The University Record, April 23, 1996

Redesign Coordinating Group submits preliminary suggestions

By Rebecca A. Doyle

The group charged with making recommendations to reduce the potential $60 million deficit facing the U-M Health system and Medical School in the upcoming fiscal year has begun to submit a tentative list of cost-cutting procedures to Medical School Dean Giles G. Bole Jr. and University Hospitals Executive Director John D. Forsyth.

The seven-member Redesign Coordinating Group, headed by Lloyd Jacobs, associate dean for clinical affairs, has been meeting twice a week for more than a month since they were charged with designing processes that would trim costs and increase income from the financially struggling Medical Center. They will submit final recommendations by June 1 in order to present them at the June Regents' meeting.

"There are broad, sweeping changes occurring across the country in the health care industry," Jacobs says. "This is not a situation that is unique to the University of Michigan Medical Center, nor is it an affliction shared only by teaching and research hospitals."

Jacobs says that the laws of supply and demand govern the health care industry as much as they do any other industry in the country, and that the supply of medical care is currently simply in excess of the demand.

"This is happening to everyone in the health care industry," he notes. "But it is true that academic health centers are hit the hardest." The costs of running a teaching hospital and a research facility are much higher than keeping a non -teaching hospital in the black. In addition, the U-M hospitals have the highest level of very sick patients but receive the same payment even though the patients require more care.

"We are more costly than [Henry] Ford [Hospital] or St. Joseph's," he says. "But this is a national problem. It is my belief that this Medical School is among the best in the world in the care and leadership here."

Jacobs acknowledges that there is a level of anxiety among employees at the Medical Center as well as patients who are aware that there are budget problems with the industry nationwide.

"Some anxiety and worry is reasonable," he says. "But I am confident that there is a level of intelligence and talent in this institution that will allow us to react to this crisis. Overall, this institution will prevail in the contest to be among the top institutions in the country for health care. We are in a position to be certain survivors in this world."

That won't happen without trimming in areas where there is an excess, Jacobs says, but "the vast, vast majority of employees will be here making contributions" after budget adjustments are made.

"Every dollar we save in areas where expenses are growing rapidly can help save someone's job. We are trying to deal with things that don't hurt individual people."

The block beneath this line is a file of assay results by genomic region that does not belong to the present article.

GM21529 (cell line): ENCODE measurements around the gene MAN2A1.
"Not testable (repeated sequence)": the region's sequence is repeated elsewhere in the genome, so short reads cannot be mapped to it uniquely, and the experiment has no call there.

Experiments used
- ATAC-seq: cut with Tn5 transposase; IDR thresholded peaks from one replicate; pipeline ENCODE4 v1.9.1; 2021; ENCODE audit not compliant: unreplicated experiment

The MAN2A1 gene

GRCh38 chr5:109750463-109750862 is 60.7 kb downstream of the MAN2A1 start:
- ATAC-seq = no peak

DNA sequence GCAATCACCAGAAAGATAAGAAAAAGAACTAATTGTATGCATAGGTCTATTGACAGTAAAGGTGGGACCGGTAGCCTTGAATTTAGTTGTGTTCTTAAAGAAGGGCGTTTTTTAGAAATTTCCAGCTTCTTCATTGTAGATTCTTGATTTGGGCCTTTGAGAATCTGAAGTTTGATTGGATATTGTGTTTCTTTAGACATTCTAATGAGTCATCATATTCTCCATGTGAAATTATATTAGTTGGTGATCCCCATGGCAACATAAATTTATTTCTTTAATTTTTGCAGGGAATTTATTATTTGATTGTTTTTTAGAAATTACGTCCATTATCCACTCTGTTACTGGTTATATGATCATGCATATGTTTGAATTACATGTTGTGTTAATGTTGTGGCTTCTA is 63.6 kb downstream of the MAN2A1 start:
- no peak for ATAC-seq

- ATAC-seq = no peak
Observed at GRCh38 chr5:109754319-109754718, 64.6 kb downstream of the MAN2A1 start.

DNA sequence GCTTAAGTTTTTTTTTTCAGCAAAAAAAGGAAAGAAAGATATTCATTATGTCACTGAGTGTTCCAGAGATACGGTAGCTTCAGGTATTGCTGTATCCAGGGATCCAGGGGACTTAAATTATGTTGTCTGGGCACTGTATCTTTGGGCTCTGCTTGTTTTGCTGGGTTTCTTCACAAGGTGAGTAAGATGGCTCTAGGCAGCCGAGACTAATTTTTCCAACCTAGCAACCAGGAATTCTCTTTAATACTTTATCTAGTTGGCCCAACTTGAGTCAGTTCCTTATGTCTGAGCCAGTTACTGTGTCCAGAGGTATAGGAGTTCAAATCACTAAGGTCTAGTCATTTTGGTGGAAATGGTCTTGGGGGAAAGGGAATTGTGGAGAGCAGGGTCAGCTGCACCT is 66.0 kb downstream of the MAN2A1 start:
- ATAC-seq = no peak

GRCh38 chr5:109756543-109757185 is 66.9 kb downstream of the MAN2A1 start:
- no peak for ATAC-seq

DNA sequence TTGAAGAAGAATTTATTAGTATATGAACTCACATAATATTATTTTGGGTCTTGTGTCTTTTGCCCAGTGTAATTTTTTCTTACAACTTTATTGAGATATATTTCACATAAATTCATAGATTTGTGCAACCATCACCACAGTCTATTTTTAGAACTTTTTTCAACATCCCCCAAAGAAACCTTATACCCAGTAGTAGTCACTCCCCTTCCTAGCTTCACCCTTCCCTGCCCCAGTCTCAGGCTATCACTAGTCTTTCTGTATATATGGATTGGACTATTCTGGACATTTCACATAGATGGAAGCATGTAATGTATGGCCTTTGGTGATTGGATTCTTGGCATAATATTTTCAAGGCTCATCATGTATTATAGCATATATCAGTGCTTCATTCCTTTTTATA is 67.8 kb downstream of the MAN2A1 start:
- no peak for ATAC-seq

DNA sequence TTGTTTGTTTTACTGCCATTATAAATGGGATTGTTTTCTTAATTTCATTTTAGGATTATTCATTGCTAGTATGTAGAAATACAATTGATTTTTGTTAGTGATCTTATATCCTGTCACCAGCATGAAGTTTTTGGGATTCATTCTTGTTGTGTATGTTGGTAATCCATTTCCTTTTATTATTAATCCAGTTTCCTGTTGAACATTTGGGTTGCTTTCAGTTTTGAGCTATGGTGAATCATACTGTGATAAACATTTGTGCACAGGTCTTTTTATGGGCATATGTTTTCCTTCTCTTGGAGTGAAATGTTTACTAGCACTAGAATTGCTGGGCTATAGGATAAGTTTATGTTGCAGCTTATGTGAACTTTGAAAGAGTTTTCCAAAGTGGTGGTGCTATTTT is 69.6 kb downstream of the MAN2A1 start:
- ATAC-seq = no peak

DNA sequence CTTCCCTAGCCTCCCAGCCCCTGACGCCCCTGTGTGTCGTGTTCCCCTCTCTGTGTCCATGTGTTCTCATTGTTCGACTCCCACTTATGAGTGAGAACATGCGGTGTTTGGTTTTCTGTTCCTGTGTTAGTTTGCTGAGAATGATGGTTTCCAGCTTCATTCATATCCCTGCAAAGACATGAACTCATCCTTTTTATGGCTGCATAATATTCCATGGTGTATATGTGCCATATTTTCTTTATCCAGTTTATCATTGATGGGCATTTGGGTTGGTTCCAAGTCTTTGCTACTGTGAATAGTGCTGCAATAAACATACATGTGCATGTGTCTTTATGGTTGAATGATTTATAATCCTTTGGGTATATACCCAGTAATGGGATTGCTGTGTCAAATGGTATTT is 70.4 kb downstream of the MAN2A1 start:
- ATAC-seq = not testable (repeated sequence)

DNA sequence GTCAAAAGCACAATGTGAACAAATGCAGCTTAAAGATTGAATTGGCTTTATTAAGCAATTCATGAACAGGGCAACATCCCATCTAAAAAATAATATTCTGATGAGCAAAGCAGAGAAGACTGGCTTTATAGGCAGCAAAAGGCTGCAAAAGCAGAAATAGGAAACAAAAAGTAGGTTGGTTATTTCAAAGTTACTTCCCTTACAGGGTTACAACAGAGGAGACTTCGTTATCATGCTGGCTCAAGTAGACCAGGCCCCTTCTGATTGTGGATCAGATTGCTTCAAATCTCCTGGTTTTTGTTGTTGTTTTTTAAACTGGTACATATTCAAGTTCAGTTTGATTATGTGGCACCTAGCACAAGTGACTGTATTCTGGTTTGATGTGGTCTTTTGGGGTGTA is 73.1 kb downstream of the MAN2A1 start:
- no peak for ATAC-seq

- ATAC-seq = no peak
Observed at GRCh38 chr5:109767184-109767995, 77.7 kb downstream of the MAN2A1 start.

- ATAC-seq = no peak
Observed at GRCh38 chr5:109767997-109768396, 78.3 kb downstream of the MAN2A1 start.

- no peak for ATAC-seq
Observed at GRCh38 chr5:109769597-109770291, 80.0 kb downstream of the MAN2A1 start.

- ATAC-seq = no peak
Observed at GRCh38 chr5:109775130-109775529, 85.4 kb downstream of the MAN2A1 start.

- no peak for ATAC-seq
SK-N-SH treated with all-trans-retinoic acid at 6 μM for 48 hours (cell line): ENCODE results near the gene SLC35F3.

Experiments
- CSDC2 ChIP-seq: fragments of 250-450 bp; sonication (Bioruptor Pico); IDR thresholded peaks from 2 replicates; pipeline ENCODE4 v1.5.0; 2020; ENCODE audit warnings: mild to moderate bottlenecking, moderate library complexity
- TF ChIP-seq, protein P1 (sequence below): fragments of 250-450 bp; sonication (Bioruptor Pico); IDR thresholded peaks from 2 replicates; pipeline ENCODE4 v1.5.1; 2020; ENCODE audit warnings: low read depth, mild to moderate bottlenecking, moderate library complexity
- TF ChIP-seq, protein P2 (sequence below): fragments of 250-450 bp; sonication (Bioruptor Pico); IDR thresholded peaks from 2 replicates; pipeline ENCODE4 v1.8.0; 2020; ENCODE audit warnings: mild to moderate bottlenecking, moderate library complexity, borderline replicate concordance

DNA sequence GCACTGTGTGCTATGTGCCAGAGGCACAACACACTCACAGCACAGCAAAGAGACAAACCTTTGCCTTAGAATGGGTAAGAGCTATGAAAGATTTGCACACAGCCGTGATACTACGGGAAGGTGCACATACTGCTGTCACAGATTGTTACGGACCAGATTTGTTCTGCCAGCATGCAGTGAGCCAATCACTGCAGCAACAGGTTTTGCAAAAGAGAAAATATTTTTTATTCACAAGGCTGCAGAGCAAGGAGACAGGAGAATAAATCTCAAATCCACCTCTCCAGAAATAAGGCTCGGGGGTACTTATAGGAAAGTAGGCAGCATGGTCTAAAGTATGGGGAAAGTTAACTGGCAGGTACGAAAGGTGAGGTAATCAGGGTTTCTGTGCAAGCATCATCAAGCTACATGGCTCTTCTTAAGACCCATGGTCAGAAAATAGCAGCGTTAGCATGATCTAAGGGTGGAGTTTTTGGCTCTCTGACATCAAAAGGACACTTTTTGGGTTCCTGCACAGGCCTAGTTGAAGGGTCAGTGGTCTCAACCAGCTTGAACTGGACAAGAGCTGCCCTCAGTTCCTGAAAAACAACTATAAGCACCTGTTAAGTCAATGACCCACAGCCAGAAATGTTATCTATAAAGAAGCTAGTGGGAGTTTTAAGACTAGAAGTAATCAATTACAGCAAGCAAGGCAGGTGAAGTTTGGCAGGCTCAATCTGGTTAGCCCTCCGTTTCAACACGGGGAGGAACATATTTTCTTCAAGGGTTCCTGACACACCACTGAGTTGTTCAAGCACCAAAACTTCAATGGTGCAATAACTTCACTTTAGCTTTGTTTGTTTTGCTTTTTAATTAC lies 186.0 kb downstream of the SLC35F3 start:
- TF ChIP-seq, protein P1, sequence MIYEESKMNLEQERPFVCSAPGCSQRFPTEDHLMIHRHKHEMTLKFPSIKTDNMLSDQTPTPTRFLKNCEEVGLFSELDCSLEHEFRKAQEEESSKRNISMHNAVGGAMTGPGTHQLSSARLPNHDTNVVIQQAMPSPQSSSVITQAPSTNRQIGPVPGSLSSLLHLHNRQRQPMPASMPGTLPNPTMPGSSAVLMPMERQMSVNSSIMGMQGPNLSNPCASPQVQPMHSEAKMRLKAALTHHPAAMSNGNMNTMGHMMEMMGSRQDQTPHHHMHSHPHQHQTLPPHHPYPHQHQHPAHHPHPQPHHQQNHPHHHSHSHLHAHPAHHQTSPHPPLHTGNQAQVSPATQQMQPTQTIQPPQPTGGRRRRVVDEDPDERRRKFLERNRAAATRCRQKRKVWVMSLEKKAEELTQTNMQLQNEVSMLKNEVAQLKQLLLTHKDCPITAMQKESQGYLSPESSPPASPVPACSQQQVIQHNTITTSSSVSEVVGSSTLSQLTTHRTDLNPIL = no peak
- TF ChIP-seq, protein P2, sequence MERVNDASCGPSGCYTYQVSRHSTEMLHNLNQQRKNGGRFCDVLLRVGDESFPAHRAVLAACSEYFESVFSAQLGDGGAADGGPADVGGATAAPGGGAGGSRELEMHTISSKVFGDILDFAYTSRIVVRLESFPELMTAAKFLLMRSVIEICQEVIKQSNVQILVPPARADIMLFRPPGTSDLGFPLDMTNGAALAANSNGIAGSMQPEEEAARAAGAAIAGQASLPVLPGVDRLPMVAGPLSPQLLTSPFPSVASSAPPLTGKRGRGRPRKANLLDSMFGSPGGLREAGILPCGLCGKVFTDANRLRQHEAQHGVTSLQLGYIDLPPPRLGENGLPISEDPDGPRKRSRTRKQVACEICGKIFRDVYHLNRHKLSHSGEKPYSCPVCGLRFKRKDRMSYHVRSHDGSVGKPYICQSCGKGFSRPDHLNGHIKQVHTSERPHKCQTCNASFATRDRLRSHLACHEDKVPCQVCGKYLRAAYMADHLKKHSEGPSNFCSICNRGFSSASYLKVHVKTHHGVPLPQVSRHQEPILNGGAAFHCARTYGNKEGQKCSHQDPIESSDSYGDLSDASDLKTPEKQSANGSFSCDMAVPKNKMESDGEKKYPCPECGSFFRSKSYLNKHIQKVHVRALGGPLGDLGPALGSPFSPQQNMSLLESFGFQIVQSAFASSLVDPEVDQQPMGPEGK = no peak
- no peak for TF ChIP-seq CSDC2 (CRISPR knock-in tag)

The Medical Center is preparing to assist employees who may need to search for jobs with support services from the Human Resources Department.

Each committee member, Jacobs says, "is hardworking, intelligent and recognizes the need to change. We are all interested in the survival of the institution in a competitive marketplace."

In addition to Jacobs, others in the Redesign Coordinating Group are H. David Humes, interim chair and professor of internal medicine; Beverly Jones, associate hospital director/chief of nursing affairs; N. Reed Dunnick, chair and professor of radiology; David J. Smith Jr., professor of surgery and associate chair and section head of plastic and reconstructive surgery ; David N. Southwell, senior associate director and hospital financial officer; and Larry Warren, senior associate hospital director and chief operating officer.

Med Center HRD offers services

The Human Resources Department in the Medical Center has a number of programs to help both departments and individuals deal with downsizing and job search procedures that may result from cutbacks in the Medical Center budget-trimming process. They offer:


Information sessions: Managing during organization change, dealing with loss during the change process, and renewing commitment to work and team.


Coaching and Facilitated Discussions : Consultation with managers to assess group needs and meetings with individuals or teams to understand the phases of change and deal with emotions.


Career Transition Services: Meetings to review reduction in force (RIF) status and resources available, executive and professional management program, job search skills workshops, job opportunities internally and externally.


Resource List: Listing of articles, journals, books, video and self-study materials on change, downsizing, layoffs and rebuilding teams.